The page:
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clutch death - short story/ all lbc

Subject: clutch death - short story/ all lbc
From: David Councill <>
Date: Wed, 10 Jan 1996 21:14:22 -0700
I am looking for some clutch assistance - but I have to throw in my tale of
woe first. Besides, what happened to the travel tales of Andy Ramm? So here
is my story:

After reading of the warm weather in Australia over Christmas and stories of
some of our California readers driving with their tops down, I looked
outside to see the typical cold Montana winter with several inches of snow
cover. My 71 BGT anxiously awaited its next trip out of the garage.

Granted it usually made the short four mile city trek every day to work
except during inclimate weather. But finally the opportunity to make a
highway cruise came up again. I needed to make a trip to Fromberg, some
forty miles away for a job interview. Oddly enough, the snow had begun
melting while temperatures reached the balmy fifties (low teens in centigrade).

The moment was perfect and the car was running great. I edged the orange
beauty onto Interstate 90 and started to reach a comfortable cruising speed
- fourth gear, 4k rpms, and a speedometer reading of 90 mph (actually low
seventies but I have the wrong speedo for the car right now). It was great.

As I exited the interstate to turn onto the secondary highway that would
take me the additional twenty miles to Fromberg, I began to slow down for
the stop sign. Then when traffic cleared, I pressed in the clutch pedal and
prepared to shift to first gear. But when I let up on the clutch, nothing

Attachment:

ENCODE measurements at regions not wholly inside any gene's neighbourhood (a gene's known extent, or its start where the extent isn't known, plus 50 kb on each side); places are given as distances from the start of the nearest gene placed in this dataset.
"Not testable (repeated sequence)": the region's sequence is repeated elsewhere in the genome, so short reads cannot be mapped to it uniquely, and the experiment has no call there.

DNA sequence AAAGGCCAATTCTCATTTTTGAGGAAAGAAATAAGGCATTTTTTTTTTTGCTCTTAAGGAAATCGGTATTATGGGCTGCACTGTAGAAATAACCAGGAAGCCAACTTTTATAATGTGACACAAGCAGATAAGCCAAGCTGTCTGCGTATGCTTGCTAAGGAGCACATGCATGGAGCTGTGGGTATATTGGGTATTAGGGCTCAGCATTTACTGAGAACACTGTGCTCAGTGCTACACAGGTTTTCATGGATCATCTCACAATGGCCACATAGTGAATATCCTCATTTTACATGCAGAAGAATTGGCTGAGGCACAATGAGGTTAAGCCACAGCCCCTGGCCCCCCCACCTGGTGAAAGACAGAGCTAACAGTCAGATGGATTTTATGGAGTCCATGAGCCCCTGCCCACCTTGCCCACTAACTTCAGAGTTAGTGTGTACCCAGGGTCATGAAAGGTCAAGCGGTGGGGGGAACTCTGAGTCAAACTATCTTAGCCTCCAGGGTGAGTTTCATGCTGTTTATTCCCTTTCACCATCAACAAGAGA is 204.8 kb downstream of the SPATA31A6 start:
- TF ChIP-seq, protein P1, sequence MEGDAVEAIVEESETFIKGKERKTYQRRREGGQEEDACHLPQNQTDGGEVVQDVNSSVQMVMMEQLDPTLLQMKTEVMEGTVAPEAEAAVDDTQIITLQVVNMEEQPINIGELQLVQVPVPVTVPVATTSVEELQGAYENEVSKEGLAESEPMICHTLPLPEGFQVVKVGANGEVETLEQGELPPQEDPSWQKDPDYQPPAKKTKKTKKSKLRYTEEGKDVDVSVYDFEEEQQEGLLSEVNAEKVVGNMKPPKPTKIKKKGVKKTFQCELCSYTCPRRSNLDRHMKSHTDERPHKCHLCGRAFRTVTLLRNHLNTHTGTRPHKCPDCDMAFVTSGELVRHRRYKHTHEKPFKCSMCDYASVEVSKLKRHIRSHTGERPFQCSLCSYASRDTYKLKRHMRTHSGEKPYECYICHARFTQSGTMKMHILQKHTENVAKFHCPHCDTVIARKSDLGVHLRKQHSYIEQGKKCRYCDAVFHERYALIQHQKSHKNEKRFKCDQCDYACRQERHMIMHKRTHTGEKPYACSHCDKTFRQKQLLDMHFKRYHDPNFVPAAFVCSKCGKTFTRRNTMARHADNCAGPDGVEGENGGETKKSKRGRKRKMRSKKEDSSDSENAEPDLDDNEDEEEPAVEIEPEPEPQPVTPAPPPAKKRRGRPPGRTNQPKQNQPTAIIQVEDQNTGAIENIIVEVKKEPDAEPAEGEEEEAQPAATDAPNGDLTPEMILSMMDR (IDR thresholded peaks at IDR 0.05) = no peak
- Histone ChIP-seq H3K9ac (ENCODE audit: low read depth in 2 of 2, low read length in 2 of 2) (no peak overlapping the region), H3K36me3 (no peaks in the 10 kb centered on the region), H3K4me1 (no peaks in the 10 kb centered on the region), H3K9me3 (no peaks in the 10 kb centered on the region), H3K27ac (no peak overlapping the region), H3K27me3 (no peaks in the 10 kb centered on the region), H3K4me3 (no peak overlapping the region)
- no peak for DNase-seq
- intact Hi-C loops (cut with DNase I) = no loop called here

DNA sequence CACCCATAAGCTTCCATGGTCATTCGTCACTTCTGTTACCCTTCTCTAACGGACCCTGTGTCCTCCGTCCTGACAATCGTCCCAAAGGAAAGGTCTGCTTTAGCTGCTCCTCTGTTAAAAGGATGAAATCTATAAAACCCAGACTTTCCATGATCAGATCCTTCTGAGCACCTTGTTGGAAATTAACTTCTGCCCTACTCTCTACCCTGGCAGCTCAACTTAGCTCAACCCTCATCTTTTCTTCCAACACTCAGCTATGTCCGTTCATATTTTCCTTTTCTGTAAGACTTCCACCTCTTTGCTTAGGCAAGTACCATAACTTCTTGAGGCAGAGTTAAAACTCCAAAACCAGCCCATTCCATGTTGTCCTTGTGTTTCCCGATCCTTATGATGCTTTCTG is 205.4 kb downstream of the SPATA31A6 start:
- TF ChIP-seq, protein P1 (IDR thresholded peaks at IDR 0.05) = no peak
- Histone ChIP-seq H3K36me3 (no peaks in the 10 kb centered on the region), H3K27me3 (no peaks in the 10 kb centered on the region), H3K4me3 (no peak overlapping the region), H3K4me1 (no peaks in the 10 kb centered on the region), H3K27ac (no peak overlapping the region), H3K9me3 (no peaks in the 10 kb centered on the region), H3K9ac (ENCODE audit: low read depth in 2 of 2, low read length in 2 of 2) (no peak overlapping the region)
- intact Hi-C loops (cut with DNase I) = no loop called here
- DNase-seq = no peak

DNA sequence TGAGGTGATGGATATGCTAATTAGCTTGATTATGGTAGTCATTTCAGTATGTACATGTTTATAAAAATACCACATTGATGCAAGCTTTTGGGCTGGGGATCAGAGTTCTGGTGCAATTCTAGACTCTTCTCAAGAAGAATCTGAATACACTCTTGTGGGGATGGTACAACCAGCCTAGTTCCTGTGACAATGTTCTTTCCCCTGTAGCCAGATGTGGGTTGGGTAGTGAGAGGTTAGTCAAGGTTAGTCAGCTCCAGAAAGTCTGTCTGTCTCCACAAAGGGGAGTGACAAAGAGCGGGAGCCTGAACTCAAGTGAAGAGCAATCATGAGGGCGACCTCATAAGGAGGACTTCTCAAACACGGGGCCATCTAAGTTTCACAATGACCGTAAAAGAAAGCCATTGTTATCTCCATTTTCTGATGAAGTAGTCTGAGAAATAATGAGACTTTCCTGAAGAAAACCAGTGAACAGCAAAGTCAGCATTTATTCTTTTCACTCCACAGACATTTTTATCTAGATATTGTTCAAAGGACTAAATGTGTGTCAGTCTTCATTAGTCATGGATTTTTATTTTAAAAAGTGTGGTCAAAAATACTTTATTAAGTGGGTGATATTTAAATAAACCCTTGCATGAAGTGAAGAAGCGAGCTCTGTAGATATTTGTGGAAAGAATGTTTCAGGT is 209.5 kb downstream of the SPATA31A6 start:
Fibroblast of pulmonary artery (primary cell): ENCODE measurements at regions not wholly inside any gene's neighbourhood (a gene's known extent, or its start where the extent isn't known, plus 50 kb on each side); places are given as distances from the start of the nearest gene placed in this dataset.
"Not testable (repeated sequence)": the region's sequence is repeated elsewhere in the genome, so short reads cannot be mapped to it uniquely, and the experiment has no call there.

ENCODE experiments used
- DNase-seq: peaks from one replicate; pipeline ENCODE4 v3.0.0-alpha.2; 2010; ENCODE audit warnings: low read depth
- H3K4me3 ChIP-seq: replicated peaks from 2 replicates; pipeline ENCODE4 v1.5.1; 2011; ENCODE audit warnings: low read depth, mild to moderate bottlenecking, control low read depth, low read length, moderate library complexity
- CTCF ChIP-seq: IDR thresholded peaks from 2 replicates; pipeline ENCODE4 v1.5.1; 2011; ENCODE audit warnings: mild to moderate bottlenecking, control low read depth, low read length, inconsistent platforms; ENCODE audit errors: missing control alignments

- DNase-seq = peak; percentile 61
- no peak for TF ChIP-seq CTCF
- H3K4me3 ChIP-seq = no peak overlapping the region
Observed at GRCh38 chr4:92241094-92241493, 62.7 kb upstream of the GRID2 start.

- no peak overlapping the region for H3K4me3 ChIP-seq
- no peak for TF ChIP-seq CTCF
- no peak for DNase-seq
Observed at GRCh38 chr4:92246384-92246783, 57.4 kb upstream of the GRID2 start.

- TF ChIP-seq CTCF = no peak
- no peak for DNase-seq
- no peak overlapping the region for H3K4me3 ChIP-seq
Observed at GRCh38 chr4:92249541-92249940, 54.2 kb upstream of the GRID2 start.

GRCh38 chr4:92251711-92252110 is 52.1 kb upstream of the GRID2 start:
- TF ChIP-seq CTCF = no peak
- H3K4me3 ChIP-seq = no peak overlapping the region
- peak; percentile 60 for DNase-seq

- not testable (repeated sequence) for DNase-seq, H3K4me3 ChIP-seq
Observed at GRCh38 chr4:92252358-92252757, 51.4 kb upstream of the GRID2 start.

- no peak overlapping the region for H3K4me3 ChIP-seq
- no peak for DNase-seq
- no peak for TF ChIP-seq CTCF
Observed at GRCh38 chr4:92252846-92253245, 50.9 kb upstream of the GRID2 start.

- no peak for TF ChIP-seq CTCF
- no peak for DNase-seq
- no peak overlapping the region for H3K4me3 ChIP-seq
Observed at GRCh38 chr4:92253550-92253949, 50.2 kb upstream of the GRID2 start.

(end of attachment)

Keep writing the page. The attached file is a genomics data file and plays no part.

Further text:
happened. It felt like the clutch was stuck fully depressed. So I jumped out
of the car and began to push it single handedly to the gas station some 100
feet away.

I opened the hood and on first inspection, I found that the clutch fluid
reservoir was empty. No problem I thought. I will fill it up, do a quick
inspection, and be on my way. But oddly enough, the clutch acted like it was
still fully depressed. An inspection of the slave cylinder revealed that the
piston had actually popped out. It was lodged in such a way that the clutch
was in fact pushed in.

I did a quick rebuild. I called my wife for backup, and when she arrived, I
began to bleed the system. Just when most of the air was bled out, the
piston popped out again! So I put it back together, and decided to drive
home without the clutch. But no matter what I tried, I could not get the
timing right to drive without a clutch (any suggestions out there?).

But I could start the car while in gear which I did. So I drove home in
second gear. Now my car sits in the garage again. I have to give it credit
though - it may break down, but it always makes it home. And in this case,
it was an exciting drive home and the weather was perfect. When I was lying
on the ground playing with the slave cylinder, I could only think how the
weather was perfect for this (in fact it felt hot by Montana standards).

Now that I am at home, I am pondering my next steps. Why would the slave
piston pop out? I rebuilt the slave cylinder last year and replaced the
hose. The clutch master cylinder was replaced with a new one some eight
years ago. My Haynes manual refers to "operating lever free travel" but it
does not explain it any more than that, and I don't know of any such
adjustment to alleviate the possible excess travel. I must admit that when I
rebuilt the slave cylinder and replaced the throw out bearing last year
(when I took the transmission out to fix its oil leaks), the clutch had to
be fully depressed to work when before it only had to go halfway.

I hope this was not too long winded (hopefully it was entertaining). So now
I ask for suggestions so I can play with the car this weekend (repairing it
that is). I have had the car for 13 years and even now it can throw some new
things at me. But any ideas that will keep me from pulling the transmission
out will be appreciated.

David Councill                                                       

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